2016 Volkswagen Scirocco GTS first drive review
We drive the Scirocco GTS, one of the sportiest versions of VW's likeable coupe - does it still have what it take to take on modern coupes and hot hatches? We test it to find out.
- Top-spec Scirocco GTS features 80s styling and lots of kit
- Has the same 217bhp 2.0-litre petrol engine as Golf GTI
- On sale now, priced from £28,500 for manual version
Apparently inspired by the 1982 original, this new model can be separated from the rest of the range in two simple ways. Firstly, it has a set of contrasting matte and red pinstripes that run from the low nose right back to the boot lid, and secondly, it’s the only Scirocco to get the same 2.0-litre 217bhp engine as the Golf GTI.
There are visual tweaks inside and out, too, but with a price that puts it dangerously close to some of the latest and greatest hot hatches of the moment, is this gracefully ageing coupe still worthy of your attention?
The driving experience feels dated, too, which we discover is actually a blessing and a curse. Just a few years ago, the GTS would have been close to the pinnacle of the hot hatch world. It’s 217bhp output, eager 2.0-litre engine, and a 0-62mph time of 6.5 seconds would have been respectable, if not class-leading. In a world where 300bhp+ is now the norm, though, it’s left for dead.
However, this relative lack of performance won’t stop you enjoying yourself. This engine is still really eager to rev, the turbo kicks in nice and early, around 2,000rpm, so throttle response is keen, and the exhaust burble rises as you steadily pile on speed.
The steering is a little slow, and the ride – even with the optional (£830) adaptive dampers fitted to our test model – is a little firm, so the Scirocco can get rather unsettled on bumpy roads, but it grips strongly, resisting body roll well and keeping the driver involved.
As for the rest of the GTS, it has the same feel-good factor as any other Scirocco. The four individual seats offer plenty of support and look fab, the driving position is inch-perfect, and although no longer as plush as newer rivals, the interior is solid and well-made.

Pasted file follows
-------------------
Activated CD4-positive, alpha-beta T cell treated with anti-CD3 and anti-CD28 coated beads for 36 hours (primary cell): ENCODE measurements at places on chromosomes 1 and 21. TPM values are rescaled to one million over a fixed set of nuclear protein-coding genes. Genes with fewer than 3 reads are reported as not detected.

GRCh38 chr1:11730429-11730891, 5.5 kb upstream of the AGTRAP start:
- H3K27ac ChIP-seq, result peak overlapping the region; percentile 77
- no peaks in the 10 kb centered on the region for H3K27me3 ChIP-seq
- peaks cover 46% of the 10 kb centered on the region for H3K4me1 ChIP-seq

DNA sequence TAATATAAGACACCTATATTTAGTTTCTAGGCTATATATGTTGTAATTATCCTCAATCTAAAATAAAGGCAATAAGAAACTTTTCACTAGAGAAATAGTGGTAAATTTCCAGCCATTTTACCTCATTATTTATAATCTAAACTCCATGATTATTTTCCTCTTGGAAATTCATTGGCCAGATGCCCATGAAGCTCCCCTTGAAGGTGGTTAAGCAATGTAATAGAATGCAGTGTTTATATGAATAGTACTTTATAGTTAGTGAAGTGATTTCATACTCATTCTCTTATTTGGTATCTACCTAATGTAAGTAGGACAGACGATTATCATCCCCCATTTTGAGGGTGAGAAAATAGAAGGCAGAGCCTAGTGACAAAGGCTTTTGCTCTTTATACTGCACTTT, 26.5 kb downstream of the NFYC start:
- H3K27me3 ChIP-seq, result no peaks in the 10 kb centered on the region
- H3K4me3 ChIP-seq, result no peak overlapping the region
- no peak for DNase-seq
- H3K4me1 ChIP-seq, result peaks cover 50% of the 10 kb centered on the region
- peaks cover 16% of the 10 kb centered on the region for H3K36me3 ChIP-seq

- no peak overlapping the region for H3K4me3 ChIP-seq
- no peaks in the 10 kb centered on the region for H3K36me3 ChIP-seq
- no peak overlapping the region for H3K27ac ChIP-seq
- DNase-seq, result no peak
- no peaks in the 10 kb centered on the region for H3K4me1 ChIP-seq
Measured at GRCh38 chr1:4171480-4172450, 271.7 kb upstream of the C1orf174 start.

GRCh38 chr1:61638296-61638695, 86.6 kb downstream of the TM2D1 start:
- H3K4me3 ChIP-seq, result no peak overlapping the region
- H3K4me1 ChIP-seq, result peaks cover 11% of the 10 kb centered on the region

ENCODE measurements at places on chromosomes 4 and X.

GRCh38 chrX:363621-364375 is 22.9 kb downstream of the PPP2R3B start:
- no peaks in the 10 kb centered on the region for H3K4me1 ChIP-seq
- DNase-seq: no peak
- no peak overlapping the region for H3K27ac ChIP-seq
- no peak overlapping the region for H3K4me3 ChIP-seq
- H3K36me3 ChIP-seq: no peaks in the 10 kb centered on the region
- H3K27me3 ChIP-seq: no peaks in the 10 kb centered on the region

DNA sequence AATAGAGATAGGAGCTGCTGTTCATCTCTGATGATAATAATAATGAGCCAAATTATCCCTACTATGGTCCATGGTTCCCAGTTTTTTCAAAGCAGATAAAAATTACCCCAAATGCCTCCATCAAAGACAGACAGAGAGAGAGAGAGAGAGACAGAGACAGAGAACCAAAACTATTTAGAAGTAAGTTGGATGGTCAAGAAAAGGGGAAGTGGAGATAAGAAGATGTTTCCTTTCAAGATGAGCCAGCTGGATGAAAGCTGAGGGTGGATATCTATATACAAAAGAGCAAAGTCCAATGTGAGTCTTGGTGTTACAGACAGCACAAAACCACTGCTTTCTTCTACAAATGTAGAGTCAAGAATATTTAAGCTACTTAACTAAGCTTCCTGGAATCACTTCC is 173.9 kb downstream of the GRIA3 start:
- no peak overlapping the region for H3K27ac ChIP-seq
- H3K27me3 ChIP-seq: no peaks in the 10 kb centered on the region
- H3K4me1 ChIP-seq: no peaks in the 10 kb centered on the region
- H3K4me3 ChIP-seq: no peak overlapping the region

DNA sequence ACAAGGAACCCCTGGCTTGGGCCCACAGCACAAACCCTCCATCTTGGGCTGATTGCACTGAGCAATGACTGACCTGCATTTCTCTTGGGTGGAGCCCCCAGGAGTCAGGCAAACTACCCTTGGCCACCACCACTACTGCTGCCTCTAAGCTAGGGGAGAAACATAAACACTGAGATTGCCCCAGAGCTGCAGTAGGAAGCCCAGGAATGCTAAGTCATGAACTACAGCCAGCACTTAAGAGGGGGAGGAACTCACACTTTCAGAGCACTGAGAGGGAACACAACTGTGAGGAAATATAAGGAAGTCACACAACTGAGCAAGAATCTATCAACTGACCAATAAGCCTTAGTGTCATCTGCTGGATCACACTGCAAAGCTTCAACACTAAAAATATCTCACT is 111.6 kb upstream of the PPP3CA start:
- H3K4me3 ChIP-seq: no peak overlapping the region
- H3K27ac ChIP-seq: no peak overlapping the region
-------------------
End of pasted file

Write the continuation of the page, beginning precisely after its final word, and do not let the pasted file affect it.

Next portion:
With room for adults in the back, and a boot that’ll swallow over 300 litres of stuff, it’s one of the most practical coupes around, too. The GTS comes with everything you could want fitted as standard, with an excellent touch-screen sat-nav, DAB radio, heated front seats, two-zone climate control, and all the ‘go faster’ sporty bits dotted around the cabin included in that £28,500 asking price.
If you can do without the boisterous racing stripes and hot hatch-baiting power, lesser versions of the Scirocco are just as sweet to drive, good to look at, practical and well finished as this car. And, while the retro touches give the GTS bags of charm, we suspect their novelty would wear a little thin over time.
- Model: VW Scirocco GTS 2.0-litre TSI 220 manual
- Price: £28,500
- Engine: 2.0-litre petrol turbo, six-speed manual
- Power/Torque: 217bhp, 258lb ft
- 0-62mph: 6.5secs
- Top speed: 153mph
- Economy: 46.3mpg
- CO2/BIK tax liability: 142g/km / 25 %
- Boot space seats up/down: 312/1006 litres
Faster, sharper, and more unruly, the ST is a brilliant hot hatch, it’s not as easy to live with or plush inside, but is a lot cheaper.
Renaultsport Megane 275 Cup-S
Striking coupe looks, a sublime chassis, and raucous engine all make the Megane RS a great alternative to the pricey GTS.
Seat Leon Cupra 290 SC
Another talented, good looking three-door rival, the Seat is faster, a shade more modern inside, and rides better than the Scirocco.